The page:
Friday, January 4, 2013

The Jazz Loft Project at the University of Arizona

Was down in Tucson visiting family last week, and we went to check out the Center for Creative Photography at the University of Arizona.  It is, from all available evidence, a pretty awesome thing, a world-class collection of art photography, housed in a big dedicated facility at UA.  The tragedy is that they have no permanent/rotating exhibit of their own stuff.  At least not on-site.  There's a room at the University of Phoenix that always features CCP holdings.  But that's in Phoenix.  An hour and a half away (on desert highways with psychotic drivers).

So at the CCP you're only going to see whatever traveling exhibit they're hosting at the moment.  Right now that's fine, though, because they're hosting a selection of images and sounds from The Jazz Loft Project. 

For those who don't know, the Jazz Loft Project is located at Duke, with UA collaboration.  It's devoted to the work of photographer W. Eugene Smith, who worked for Life before (in true mock-heroic Beatnik fashion) leaving his wife and kids to hole up in a loft on 6th Ave in NYC, where he let jazz musicians jam, artists and other bohemian types hang out, and his own talent flourish.  Between '57 and '65 he shot endless rolls of film (okay, 1447 is the official count), and also recorded, on reel-to-reel, a lot of the jazz. 

(This was all evidently a thing back in 2009, when the project was opened and a book published and a radio series aired and everything.  Being an inveterate non-listener of NPR, I missed it.  So it was pretty awesome to learn all this, as if by accident, last week in Tucson.)

The exhibit in Tucson consists of selections from the photos, with selections from the tapes playing in the background, along with some realia - a tape deck, etc.  It's a very well thought out exhibit, split more or less evenly between what seem to have been the two directions in which Smith's lens was pointed:  in and out. 

"In" was, of course, the scene inside the loft, jazz musicians working on their art, as well as scattered hangers-on who happen to cross into the visual field.  The photos on display are chosen very carefully, it seems;  they mostly focus on Thelonious Monk and a large band he was rehearsing, in the loft, for major concert appearances.  It was a little disappointing not to see a wider variety of musicians, but it was also really interesting to see this band, and Monk in particular, in so many different, often casual, situations.  Making music, getting ready to make music, talking about making music, coming down from making music.  As a jazz lover, this was heaven.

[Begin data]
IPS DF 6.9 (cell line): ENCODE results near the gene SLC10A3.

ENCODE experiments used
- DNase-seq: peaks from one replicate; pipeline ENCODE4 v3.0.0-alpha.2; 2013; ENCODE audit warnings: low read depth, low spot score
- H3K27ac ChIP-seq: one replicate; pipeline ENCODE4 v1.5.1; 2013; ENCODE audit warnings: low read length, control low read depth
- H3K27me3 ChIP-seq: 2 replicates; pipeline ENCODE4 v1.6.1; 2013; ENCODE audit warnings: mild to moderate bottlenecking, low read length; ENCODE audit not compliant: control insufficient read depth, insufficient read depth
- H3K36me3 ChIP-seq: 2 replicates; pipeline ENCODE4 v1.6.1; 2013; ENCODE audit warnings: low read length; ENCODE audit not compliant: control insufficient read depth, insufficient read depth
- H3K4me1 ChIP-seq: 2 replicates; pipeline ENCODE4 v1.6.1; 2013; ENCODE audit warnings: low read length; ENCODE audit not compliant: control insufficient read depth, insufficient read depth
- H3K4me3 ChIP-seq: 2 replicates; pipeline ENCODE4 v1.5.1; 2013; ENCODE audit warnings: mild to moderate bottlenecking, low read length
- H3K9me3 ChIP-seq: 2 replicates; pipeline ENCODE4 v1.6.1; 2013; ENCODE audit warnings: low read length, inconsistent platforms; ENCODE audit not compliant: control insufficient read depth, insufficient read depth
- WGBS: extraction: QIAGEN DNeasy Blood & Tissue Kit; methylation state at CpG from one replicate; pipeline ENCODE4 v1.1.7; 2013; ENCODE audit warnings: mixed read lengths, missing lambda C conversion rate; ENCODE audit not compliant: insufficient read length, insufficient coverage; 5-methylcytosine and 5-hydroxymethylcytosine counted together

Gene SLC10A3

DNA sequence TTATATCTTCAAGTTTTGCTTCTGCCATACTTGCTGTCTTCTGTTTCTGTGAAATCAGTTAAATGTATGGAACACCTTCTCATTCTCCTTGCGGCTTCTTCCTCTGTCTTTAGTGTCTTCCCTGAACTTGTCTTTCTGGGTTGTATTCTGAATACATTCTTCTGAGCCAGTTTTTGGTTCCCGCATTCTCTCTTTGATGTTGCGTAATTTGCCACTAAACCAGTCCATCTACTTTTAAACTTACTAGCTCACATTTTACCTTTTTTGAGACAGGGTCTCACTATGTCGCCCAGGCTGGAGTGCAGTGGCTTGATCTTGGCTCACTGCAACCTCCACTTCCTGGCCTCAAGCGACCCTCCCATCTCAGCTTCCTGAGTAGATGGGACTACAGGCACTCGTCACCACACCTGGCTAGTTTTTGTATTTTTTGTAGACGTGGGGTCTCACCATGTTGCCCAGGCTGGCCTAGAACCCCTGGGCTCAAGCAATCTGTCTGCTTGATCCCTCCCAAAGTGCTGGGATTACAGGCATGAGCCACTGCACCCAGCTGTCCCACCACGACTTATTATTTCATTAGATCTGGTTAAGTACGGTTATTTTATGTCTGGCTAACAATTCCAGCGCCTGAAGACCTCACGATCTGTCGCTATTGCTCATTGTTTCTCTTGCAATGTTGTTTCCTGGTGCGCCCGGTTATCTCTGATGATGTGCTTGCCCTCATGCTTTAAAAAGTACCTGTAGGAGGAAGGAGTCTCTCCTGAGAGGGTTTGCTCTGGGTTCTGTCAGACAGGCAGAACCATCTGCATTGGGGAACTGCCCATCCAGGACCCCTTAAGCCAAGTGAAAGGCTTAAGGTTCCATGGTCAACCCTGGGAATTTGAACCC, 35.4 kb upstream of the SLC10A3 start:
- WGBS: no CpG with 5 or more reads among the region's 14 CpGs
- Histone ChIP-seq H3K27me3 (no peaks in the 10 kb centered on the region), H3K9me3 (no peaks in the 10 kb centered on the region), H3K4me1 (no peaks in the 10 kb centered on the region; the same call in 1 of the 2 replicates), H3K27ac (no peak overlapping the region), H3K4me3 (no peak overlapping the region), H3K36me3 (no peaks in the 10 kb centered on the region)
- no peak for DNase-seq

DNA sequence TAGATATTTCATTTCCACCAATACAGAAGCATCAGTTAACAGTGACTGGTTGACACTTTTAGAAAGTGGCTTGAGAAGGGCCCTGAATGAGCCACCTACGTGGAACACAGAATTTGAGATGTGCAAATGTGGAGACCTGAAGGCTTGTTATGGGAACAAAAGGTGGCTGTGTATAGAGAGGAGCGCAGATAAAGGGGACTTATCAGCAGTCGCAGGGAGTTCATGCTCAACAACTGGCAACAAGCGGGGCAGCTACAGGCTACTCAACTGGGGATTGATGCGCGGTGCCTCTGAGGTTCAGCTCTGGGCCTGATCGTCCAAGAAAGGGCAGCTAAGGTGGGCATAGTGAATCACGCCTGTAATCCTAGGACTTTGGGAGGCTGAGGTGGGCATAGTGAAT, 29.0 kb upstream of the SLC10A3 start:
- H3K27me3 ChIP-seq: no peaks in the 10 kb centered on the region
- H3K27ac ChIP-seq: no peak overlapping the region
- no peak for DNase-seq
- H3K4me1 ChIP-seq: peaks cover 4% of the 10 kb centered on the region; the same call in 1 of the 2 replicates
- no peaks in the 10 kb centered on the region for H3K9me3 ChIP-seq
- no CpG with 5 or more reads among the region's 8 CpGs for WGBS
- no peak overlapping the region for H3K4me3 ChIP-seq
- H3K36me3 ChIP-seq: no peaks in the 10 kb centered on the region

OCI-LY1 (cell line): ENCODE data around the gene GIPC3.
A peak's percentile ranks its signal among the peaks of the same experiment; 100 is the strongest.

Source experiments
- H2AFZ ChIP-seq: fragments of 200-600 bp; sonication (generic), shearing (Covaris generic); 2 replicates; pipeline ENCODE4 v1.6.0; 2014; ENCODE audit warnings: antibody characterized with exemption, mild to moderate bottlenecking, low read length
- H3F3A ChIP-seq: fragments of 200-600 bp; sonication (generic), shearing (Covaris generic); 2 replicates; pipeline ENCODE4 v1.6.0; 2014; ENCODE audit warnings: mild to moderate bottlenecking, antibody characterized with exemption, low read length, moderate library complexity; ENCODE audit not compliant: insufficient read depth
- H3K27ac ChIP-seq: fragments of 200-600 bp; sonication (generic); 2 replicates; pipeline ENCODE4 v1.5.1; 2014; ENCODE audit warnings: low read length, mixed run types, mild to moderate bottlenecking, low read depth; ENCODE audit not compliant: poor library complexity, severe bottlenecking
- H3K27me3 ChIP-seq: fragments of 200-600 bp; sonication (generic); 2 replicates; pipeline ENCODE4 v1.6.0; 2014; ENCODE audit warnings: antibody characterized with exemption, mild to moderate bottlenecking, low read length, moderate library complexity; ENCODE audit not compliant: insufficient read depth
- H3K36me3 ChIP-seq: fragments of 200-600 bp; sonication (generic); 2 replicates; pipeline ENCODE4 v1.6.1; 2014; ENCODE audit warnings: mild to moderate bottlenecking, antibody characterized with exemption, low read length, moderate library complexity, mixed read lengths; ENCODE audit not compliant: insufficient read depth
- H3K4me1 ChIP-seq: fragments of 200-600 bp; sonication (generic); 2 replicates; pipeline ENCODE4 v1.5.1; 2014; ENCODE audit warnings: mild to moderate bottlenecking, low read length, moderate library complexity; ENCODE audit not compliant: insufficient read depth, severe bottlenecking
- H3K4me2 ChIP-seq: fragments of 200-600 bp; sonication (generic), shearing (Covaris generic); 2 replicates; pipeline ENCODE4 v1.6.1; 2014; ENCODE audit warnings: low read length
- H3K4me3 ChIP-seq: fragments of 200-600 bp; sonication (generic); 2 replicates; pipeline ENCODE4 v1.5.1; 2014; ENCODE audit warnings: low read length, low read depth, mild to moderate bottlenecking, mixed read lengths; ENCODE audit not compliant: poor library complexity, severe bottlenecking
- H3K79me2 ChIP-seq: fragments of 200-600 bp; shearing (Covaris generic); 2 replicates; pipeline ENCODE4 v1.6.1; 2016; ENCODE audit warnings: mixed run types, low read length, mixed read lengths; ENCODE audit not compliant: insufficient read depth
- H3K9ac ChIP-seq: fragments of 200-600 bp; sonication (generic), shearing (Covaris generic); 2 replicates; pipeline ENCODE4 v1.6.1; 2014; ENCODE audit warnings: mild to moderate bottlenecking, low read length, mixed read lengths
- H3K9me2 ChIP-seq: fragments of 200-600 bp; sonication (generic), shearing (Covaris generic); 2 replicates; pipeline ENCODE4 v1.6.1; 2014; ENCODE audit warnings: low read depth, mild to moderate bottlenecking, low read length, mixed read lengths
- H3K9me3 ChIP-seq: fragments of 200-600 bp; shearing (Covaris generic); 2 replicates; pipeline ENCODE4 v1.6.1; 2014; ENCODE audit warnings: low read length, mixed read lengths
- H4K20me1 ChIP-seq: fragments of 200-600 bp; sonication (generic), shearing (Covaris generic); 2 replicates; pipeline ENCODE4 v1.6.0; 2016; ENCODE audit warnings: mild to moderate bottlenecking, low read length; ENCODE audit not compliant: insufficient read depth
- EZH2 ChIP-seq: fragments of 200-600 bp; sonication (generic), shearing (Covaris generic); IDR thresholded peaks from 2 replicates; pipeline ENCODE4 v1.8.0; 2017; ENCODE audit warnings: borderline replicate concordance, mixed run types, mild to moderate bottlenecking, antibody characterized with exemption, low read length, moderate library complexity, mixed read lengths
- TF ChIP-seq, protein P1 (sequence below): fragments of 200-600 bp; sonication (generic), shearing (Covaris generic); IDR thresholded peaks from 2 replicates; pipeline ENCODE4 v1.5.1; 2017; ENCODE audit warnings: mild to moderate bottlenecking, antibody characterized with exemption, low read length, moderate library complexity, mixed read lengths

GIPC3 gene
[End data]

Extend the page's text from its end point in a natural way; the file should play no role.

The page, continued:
"Out" was the world outside the loft, as seen from its windows.  The idea reminded me of the guy in Smoke who photographed the intersection in front of his shop every day, to track the change;  for all I know this is where Auster got the idea.  Smith gives us street views from above, people crossing the street, getting in and out of cabs, shopping at the florist's across the street, buying cigs at the luncheonette, talking about things the photographer can't hear, aging, playing in snow, pushing racks of dry cleaning, etc.:  totally mundane acts of city life.  If that was all they showed, they'd still be interesting from a documentary (and aesthetic:  some are quite striking compositionally or texturally) perspective.  But perspective is precisely what's fascinating about them:  since they're all shot from the loft windows, looking down, and sometimes are even framed by the windowsill or the fire escape he's looking through, you're constantly reminded of the separation between loft-dweller and community member.  You're forced to inhabit the point of view of the Man Underground (even if in this case he's above street level), experiencing ecstasies and debaucheries beyond society's understanding, gazing with detachment and perhaps muted adoration on the straight world below.  And once in a while he raises his eyes and catches a long shot of twilight traffic in the rain, and it's beautiful.

Really worth seeing.

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